In Global, Rudaw

Mustafa al-Kadhimi’s proposed cabinet list has been rejected

Iraqi Shiite political blocs have rejected all the names on Iraqi Prime Minister designate Mustafa al-Kadhimi’s proposed cabinet list, according to a senior member of al-Hikma Shiite political coalition.

Rahim al-Aboudi of al-Hikma, a coalition led by Ammar al-Hakim, told Rudaw late Friday that a meeting was held at the house of Hadi al-Ameri, the head of Fatih coalition, which resulted in the rejecting all the names on Kadhimi’s proposed cabinet list.

“In a meeting tonight in Hadi al-Ameri’s house in Baghdad, all the names that Mustafa al-Kadhimi proposed in his cabinet list were rejected by the Shiite political parties,” al-Aboudi said.

A rejection of this magnitude makes it highly unlikely that Kadhimi’s current list , which had not been completed, will move forward.

The meeting was attended by the Iraqi parliament’s seven biggest Shiite coalitions, namely Shiite cleric Muqtada al-Sadr’s Sairoon bloc, alongside the Fatih bloc, the Hikma bloc, the Nasr bloc, the State of Law bloc, the Atta bloc, and the Fadhila bloc.

Kadhimi handed over a letter containing a list of ministers nominated for Iraq’s next cabinet to Shiite political parties on Wednesday,  according to the state Iraqi News Agency (INA) outlet.

After the cabinet list was proposed by Kadhimi late Wednesday, an MP from the Sairoon coalition – parliament’s biggest faction – cast doubt on whether Kadhimi’s cabinet selections would be approved.

“It will be difficult for the cabinet proposed by Mustafa al-Kadhimi to be passed by Iraqi parliament,” Sairoon MP Badir al-Ziyadi told Rudaw English on Thursday.

“The ministers proposed for the cabinet in Kadhimi’s letter result from pressures from political parties for their own interests,” he said.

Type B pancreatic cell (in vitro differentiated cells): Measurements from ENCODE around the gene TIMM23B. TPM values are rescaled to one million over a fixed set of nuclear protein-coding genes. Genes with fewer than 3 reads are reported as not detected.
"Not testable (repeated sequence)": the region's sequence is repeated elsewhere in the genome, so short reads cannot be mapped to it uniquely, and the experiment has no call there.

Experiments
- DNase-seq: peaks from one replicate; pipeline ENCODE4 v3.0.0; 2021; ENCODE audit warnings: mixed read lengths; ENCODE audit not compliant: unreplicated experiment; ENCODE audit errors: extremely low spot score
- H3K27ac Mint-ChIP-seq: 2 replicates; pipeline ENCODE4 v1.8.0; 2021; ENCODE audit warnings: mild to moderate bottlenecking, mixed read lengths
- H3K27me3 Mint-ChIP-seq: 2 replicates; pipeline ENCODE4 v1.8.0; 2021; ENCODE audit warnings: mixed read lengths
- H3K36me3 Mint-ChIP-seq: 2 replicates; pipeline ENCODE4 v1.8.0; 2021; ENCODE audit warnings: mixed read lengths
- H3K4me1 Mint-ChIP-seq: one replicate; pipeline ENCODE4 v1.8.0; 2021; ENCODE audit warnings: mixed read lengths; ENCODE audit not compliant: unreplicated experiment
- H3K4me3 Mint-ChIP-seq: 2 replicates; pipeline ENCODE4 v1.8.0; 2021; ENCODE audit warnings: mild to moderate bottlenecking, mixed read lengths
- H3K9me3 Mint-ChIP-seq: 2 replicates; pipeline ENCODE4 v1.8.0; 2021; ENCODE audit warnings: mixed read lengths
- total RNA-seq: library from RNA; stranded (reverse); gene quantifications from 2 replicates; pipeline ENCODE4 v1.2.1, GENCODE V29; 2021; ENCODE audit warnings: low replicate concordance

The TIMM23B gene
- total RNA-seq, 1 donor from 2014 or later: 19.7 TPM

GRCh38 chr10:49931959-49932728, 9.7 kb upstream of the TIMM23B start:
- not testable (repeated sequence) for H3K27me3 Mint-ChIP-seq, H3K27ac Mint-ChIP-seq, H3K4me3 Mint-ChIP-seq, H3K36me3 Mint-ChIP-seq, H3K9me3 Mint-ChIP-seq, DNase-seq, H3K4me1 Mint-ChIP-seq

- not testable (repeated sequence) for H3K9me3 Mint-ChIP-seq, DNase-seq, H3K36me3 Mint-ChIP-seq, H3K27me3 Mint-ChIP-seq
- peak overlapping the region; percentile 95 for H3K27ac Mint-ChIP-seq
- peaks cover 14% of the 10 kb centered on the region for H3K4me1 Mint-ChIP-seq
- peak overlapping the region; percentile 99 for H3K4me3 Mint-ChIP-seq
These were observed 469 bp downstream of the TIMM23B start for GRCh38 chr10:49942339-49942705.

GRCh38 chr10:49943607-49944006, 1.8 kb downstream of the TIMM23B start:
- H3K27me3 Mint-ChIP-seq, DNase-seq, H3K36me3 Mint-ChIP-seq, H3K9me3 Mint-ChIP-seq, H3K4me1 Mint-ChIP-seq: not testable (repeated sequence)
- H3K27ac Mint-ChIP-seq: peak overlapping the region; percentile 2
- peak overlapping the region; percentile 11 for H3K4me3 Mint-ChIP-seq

Iraq has not had a fully-functioning government since December, when mass protests forced then-Prime Minister Adil Abdul-Mahdi to resign,  after just a year in office. Since then, Shiite political parties have  wrangled over who should replace him and form the next Iraqi cabinet.

A former director of Iraq’s intelligence service, Kadhimi was  appointed as PM-designate on April 9, and granted a month in which to  select a cabinet to be presented to Iraqi parliament.

His appointment has so far managed to garner more cross-party support  than his two PM-designate predecessors – former communications minister Mohammed Tawfiq Allawi, then three-term Najaf governor and  Nasr parliamentary bloc leader Adnan al-Zurfi.

But getting a selected cabinet approved has so far proven an impossible task for Iraq’s prime minister-designates.

When Allawi sought to get a cabinet of independent technocrats  approved by parliament, Sunni, Kurdish, and some Shiite parties rebelled, fearing they would lose influence.

Zurfi was unable to hold the role long enough to make his cabinet picks, elbowed aside by parliament’s powerful Shiite blocs for their  preferred candidate – current PM-designate Kadhimi. Source